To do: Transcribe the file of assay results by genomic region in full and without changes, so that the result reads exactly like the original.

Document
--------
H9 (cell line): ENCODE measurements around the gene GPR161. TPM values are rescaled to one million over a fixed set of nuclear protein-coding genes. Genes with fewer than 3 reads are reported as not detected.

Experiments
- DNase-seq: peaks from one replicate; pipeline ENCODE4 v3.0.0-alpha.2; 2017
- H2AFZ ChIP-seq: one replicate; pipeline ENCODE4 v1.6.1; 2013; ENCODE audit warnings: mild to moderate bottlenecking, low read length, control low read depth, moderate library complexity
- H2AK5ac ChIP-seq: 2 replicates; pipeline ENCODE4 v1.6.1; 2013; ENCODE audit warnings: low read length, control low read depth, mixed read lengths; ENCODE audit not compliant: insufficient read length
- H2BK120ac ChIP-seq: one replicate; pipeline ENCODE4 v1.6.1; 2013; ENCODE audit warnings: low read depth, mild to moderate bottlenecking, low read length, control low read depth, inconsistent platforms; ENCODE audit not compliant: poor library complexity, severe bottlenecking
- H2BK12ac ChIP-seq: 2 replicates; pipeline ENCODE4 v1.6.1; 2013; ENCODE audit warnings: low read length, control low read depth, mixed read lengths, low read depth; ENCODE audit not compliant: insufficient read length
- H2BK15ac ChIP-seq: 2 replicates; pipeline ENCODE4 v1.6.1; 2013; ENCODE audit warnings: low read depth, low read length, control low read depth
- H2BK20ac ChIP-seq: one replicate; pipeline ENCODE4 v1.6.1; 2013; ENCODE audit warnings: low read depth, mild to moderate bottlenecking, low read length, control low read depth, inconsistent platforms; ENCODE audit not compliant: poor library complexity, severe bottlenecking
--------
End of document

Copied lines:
H9 (cell line): ENCODE measurements around the gene GPR161. TPM values are rescaled to one million over a fixed set of nuclear protein-coding genes. Genes with fewer than 3 reads are reported as not detected.

Experiments
- DNase-seq: peaks from one replicate; pipeline ENCODE4 v3.0.0-alpha.2; 2017
- H2AFZ ChIP-seq: one replicate; pipeline ENCODE4 v1.6.1; 2013; ENCODE audit warnings: mild to moderate bottlenecking, low read length, control low read depth, moderate library complexity
- H2AK5ac ChIP-seq: 2 replicates; pipeline ENCODE4 v1.6.1; 2013; ENCODE audit warnings: low read length, control low read depth, mixed read lengths; ENCODE audit not compliant: insufficient read length
- H2BK120ac ChIP-seq: one replicate; pipeline ENCODE4 v1.6.1; 2013; ENCODE audit warnings: low read depth, mild to moderate bottlenecking, low read length, control low read depth, inconsistent platforms; ENCODE audit not compliant: poor library complexity, severe bottlenecking
- H2BK12ac ChIP-seq: 2 replicates; pipeline ENCODE4 v1.6.1; 2013; ENCODE audit warnings: low read length, control low read depth, mixed read lengths, low read depth; ENCODE audit not compliant: insufficient read length
- H2BK15ac ChIP-seq: 2 replicates; pipeline ENCODE4 v1.6.1; 2013; ENCODE audit warnings: low read depth, low read length, control low read depth
- H2BK20ac ChIP-seq: one replicate; pipeline ENCODE4 v1.6.1; 2013; ENCODE audit warnings: low read depth, mild to moderate bottlenecking, low read length, control low read depth, inconsistent platforms; ENCODE audit not compliant: poor library complexity, severe bottlenecking